concrete, the prestress in the tendon is reduced with time. The ultimate creep strain is found to be proportional to the elastic strain. The ratio of the ultimate creep strain to the elastic strain is called the creep coefficient . The values of as per IS:1343 - 1980 are given in Section 1.6, Concrete (Part II). The following expression of the long term deflection under service loads (lt) is a simplified form, where an average prestressing force is considered to generate the creep strain. The effect of shrinkage on the prestressing force is neglected in the expression.
P 0 + Pe lt = -Pe - + ( DL + SL ) (1+ ) + LL 2

(6-1.5)

The notations in the previous equations are as follows. P0 = magnitude of deflection due to P0 Pe = magnitude of deflection due to Pe Pe = effective prestressing force after long term losses. DL = deflection due to dead load (including self-weight) SL = deflection due to sustained live load LL = deflection due to additional live load A more rigorous calculation of total deflection can be done using the incremental timestep method. It is a step-by-step procedure, where the change in prestressing force

due to creep and shrinkage strains is calculated at the end of each time step. The results at the end of each time step are used for the next time step. This procedure was suggested by the Precast / Prestressed Concrete Institute (PCI) committee and is also called the General method (Reference: PCI Committee, Recommendations for Estimating Prestress Losses, PCI Journal, PCI, Vol. 20, No. 4, July-August 1975, pp. 43-75). In the PCI step-by-step procedure, a minimum of four time steps are considered in the service life of a prestressed member. The following table provides the definitions of the time steps.

Indian Institute of Technology Madras

Prestressed Concrete Structures

Dr. Amlan K Sengupta and Prof. Devdas Menon

Table 6-1.1

Time steps in the step-by-step procedure End Age of prestressing 30 days after prestressing or when subjected to superimposed load 1 year of service End of service life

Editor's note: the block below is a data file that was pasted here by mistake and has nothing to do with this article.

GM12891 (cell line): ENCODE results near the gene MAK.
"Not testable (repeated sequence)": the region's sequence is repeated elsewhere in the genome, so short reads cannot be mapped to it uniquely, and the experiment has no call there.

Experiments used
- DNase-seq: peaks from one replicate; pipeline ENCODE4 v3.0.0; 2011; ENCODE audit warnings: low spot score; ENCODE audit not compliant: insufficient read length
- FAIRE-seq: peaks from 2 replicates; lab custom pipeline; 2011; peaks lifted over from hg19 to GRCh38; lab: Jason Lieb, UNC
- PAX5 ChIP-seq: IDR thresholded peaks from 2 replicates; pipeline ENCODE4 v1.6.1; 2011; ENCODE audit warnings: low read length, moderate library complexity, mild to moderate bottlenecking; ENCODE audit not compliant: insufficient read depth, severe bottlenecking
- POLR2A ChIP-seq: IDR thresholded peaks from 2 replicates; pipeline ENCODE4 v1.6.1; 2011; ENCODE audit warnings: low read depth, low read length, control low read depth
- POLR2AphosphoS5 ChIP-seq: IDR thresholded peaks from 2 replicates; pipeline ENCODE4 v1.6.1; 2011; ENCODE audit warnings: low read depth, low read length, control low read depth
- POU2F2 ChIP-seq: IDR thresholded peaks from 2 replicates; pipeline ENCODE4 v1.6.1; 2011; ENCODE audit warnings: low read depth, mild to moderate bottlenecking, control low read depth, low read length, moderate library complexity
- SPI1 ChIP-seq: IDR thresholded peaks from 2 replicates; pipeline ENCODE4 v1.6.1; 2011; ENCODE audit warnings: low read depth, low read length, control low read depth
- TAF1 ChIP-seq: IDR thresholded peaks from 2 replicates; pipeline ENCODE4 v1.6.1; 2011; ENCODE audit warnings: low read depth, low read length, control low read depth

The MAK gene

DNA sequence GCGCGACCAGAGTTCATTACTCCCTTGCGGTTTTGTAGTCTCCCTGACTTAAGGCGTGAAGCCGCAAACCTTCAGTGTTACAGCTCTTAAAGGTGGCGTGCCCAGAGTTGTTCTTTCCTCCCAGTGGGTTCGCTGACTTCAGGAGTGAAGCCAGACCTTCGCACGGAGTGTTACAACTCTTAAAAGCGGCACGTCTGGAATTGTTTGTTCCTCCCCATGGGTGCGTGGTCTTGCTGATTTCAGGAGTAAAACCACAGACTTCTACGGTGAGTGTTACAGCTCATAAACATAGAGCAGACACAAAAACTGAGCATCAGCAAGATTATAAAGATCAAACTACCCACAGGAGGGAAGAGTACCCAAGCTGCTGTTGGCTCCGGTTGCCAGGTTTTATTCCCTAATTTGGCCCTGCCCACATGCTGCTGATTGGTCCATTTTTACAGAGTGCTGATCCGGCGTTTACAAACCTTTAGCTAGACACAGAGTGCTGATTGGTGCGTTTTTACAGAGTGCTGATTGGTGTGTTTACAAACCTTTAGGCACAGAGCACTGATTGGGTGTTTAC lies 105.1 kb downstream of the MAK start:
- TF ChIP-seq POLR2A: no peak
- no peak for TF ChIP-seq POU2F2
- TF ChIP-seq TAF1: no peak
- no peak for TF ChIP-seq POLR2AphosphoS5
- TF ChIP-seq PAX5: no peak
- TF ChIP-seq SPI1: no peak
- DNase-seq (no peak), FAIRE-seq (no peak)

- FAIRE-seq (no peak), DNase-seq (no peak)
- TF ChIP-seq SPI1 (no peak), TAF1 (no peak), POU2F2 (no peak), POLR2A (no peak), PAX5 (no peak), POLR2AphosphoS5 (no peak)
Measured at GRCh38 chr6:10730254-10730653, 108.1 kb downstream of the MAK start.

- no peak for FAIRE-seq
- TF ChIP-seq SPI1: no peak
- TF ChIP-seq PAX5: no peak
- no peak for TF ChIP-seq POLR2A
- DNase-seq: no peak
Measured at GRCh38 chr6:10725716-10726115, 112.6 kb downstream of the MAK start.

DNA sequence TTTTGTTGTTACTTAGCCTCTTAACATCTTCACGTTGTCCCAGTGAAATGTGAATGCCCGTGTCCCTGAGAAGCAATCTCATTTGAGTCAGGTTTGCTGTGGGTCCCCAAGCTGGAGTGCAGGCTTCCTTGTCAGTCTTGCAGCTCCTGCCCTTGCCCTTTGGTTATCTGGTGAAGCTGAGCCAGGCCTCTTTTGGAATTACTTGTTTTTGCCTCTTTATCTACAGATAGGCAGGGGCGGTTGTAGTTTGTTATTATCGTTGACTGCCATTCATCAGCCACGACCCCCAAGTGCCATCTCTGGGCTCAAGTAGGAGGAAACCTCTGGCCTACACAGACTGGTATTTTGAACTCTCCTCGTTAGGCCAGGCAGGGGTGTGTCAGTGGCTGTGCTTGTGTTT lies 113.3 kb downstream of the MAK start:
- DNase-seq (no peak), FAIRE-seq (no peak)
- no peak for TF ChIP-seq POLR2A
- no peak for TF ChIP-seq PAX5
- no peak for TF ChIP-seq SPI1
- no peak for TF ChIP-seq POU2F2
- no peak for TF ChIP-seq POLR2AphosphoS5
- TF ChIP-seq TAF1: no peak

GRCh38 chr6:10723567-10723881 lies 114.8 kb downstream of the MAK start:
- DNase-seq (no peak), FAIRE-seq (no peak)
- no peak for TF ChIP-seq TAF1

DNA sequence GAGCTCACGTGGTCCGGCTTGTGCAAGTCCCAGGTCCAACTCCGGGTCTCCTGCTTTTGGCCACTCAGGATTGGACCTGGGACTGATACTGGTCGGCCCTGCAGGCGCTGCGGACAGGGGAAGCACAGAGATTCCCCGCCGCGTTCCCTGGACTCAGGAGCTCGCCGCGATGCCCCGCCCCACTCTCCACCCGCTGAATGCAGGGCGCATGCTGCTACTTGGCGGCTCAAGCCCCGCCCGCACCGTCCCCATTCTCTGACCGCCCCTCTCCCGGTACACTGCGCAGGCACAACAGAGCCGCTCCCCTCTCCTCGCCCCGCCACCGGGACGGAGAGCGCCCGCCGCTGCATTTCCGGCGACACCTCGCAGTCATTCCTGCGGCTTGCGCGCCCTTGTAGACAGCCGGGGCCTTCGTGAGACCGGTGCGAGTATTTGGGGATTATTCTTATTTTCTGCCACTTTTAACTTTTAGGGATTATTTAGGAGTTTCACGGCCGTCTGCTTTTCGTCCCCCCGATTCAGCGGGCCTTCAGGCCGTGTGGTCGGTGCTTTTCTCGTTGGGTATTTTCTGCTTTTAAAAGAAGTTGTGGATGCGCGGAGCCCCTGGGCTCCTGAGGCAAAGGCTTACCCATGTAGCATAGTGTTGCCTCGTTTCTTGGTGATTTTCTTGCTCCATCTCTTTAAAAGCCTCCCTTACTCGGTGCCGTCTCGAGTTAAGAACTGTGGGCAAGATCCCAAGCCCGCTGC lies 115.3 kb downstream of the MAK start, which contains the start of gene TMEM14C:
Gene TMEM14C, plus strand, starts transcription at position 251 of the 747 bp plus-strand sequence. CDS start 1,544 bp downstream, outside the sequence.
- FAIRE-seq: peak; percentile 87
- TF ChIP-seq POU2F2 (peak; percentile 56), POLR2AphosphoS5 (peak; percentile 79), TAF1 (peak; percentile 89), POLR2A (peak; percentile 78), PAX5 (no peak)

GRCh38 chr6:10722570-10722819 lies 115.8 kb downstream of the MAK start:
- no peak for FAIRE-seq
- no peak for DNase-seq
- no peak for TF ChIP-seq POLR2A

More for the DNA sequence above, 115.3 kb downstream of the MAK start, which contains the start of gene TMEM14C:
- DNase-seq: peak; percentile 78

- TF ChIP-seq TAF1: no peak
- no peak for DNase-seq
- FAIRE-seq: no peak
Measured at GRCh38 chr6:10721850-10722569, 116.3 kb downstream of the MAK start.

Step 1.

Beginning Pre-tension: Anchorage of steel Post-tension: End of curing End of Step 1 End of Step 2 End of Step 3

2. 3. 4.

The step-by-step procedure can be implemented in a computer program, where the number of time steps can be increased.

6.1.5 Limits of Deflection


Clause 19.3.1 of IS:1343 - 1980 specifies limits of deflection such that the efficiency of

the structural element and the appearance of the finishes or partitions are not adversely affected. The limits of deflection are summarised next. 1) The total deflection due to all loads, including the effects of temperature, creep and shrinkage, should not exceed span / 250. 2) The deflection after erection of partitions or application of finishes, including the effects of temperature, creep and shrinkage, should not exceed span/350 or 20 mm, whichever is less. 3) If finishes are applied, total upward deflection due to prestressing force should not exceed span / 300.

6.1.6 Determination of Moment of Inertia


Type 1 and Type 2 Members

These types of members are designed to be uncracked under service loads. The gross moment of inertia (Ig) can be used to calculate the deflections.
Type 3 Members

Indian Institute of Technology Madras

Prestressed Concrete Structures

Dr. Amlan K Sengupta and Prof. Devdas Menon

This type of members is expected to be cracked under service loads. Strictly, the gross moment of inertia (Ig) cannot be used in the calculations. IS:1343 - 1980, Clause 22.6.2, recommends the following. 1) When the permanent load is less than or equal to 25% of the live load, the gross moment of inertia can be used. 2) When the permanent load is greater than 25% of the live load, the span-toeffective depth (L/d) ratio should be limited to bypass the calculation of deflection. If the L/d ratio of a member exceeds the limit, the gross moment of inertia can still be used if the tensile stress under service loads is within the allowable value. simpler as compared to an effective moment of inertia. This recommendation is suggested because the calculation of gross moment of inertia is

6.1.7 Limits of Span-to-Effective Depth Ratio


The calculation of deflection can be bypassed if the span-to-effective depth (L/d) ratio is within the specified limit. The limits of L/d ratios as per Clause 22.6.2, IS:1343 1980, are as follows. For L 10 m For cantilever beams For simply supported beams For continuous beams For L > 10 m For simply supported beams For continuous beams L /d (20 10/ L) L /d (26 10/ L) L /d 7 L /d 20 L /d 26

Here, L is in metres. Deflection calculations are necessary for cantilevers with L > 10 m.

Indian Institute of Technology Madras